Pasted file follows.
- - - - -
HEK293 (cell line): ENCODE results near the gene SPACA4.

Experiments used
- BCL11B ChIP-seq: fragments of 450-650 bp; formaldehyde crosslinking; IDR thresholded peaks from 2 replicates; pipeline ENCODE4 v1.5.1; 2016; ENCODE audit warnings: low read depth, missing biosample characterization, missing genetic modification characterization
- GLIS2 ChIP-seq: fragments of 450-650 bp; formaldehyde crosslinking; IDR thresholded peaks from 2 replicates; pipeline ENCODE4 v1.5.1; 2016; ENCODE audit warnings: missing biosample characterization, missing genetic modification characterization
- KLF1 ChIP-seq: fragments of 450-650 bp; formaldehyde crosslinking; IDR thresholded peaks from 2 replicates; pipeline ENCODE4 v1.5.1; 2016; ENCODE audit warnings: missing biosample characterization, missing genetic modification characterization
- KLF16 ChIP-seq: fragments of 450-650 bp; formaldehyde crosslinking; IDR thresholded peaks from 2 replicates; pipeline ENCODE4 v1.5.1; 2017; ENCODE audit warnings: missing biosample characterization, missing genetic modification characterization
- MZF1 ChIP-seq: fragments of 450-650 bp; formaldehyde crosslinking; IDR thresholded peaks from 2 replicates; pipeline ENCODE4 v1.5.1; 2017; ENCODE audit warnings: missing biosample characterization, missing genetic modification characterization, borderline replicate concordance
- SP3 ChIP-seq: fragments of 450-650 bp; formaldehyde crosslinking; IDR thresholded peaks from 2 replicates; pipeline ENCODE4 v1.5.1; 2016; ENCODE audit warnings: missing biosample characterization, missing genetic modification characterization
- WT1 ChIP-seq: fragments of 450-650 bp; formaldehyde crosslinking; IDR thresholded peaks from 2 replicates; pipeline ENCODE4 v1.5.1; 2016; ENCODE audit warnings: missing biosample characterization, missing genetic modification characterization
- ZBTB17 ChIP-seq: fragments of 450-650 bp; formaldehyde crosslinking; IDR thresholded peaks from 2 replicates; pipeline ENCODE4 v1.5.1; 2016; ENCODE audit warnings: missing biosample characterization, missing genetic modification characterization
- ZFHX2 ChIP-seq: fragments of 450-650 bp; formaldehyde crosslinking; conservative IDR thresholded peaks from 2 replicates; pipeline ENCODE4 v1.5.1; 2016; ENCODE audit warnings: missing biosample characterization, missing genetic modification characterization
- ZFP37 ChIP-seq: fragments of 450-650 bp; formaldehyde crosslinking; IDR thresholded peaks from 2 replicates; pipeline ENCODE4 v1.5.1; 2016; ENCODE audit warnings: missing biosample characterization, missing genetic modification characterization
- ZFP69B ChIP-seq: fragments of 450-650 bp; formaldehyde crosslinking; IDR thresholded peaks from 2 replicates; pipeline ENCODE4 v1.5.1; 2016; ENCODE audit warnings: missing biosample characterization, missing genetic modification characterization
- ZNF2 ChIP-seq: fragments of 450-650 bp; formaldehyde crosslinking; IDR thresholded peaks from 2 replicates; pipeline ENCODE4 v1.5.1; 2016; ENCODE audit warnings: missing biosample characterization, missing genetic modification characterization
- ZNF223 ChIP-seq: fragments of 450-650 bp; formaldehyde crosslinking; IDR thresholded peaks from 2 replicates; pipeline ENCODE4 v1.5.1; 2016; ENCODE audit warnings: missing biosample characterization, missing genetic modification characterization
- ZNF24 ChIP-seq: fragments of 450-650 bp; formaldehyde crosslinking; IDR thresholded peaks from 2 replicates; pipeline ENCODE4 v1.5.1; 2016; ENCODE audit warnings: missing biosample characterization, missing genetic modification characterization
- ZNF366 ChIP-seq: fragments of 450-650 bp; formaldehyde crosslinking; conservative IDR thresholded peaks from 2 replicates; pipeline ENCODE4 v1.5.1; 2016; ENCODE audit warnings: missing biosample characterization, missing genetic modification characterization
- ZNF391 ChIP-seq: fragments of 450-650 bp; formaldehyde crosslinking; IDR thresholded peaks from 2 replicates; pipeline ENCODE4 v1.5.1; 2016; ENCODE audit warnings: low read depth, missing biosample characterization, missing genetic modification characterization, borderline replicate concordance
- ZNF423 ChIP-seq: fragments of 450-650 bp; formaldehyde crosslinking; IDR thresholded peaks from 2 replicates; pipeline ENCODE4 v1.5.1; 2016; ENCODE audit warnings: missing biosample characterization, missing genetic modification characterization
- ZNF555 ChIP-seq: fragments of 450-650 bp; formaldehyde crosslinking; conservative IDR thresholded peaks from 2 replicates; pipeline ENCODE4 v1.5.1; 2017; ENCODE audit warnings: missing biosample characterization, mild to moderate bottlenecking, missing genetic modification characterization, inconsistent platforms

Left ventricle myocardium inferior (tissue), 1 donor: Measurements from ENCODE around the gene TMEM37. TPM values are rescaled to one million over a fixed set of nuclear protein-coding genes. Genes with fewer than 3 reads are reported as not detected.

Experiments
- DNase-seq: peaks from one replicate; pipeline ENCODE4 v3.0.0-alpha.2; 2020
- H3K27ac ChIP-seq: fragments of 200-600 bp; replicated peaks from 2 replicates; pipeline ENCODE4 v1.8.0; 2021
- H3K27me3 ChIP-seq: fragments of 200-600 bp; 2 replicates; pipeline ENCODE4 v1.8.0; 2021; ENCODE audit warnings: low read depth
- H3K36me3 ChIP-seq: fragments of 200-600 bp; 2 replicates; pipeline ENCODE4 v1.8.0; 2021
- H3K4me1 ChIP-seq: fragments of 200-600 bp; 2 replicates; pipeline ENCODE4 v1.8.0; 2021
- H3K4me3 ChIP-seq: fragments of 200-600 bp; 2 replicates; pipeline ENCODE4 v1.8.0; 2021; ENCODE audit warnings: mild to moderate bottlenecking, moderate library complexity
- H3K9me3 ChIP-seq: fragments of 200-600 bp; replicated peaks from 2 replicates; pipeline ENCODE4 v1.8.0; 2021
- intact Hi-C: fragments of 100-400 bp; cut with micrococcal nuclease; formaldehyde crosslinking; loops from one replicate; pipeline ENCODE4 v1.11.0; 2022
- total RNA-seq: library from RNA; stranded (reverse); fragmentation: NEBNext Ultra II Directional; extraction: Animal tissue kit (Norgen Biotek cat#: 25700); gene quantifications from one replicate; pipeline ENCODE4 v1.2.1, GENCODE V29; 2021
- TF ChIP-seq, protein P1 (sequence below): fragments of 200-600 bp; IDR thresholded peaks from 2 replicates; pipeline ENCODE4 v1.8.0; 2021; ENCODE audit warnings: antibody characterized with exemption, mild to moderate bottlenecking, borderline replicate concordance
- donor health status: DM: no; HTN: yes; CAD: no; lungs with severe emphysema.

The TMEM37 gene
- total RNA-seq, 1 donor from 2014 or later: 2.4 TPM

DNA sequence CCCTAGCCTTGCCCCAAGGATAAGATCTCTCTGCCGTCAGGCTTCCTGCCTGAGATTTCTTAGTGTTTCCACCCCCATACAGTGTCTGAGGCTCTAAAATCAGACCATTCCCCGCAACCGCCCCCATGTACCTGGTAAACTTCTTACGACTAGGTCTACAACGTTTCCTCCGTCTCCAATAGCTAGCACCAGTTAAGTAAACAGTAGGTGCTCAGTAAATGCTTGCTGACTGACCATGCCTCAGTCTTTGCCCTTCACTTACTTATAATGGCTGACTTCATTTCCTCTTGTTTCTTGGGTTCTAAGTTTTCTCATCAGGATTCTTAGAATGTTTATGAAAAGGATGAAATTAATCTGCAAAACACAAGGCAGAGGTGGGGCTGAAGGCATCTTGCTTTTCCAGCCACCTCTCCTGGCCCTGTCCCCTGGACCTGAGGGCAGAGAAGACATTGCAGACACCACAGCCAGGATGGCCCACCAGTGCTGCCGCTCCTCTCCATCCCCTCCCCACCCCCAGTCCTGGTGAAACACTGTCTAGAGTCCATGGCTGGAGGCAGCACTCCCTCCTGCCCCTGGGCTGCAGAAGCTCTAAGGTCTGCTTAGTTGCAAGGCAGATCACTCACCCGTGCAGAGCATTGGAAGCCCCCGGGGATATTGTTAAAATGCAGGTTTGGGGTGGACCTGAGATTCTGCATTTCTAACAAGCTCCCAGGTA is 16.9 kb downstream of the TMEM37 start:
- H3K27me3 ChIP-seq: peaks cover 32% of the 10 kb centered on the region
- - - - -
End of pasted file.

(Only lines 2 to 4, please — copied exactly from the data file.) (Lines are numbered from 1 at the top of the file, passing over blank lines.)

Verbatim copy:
Experiments used
- BCL11B ChIP-seq: fragments of 450-650 bp; formaldehyde crosslinking; IDR thresholded peaks from 2 replicates; pipeline ENCODE4 v1.5.1; 2016; ENCODE audit warnings: low read depth, missing biosample characterization, missing genetic modification characterization
- GLIS2 ChIP-seq: fragments of 450-650 bp; formaldehyde crosslinking; IDR thresholded peaks from 2 replicates; pipeline ENCODE4 v1.5.1; 2016; ENCODE audit warnings: missing biosample characterization, missing genetic modification characterization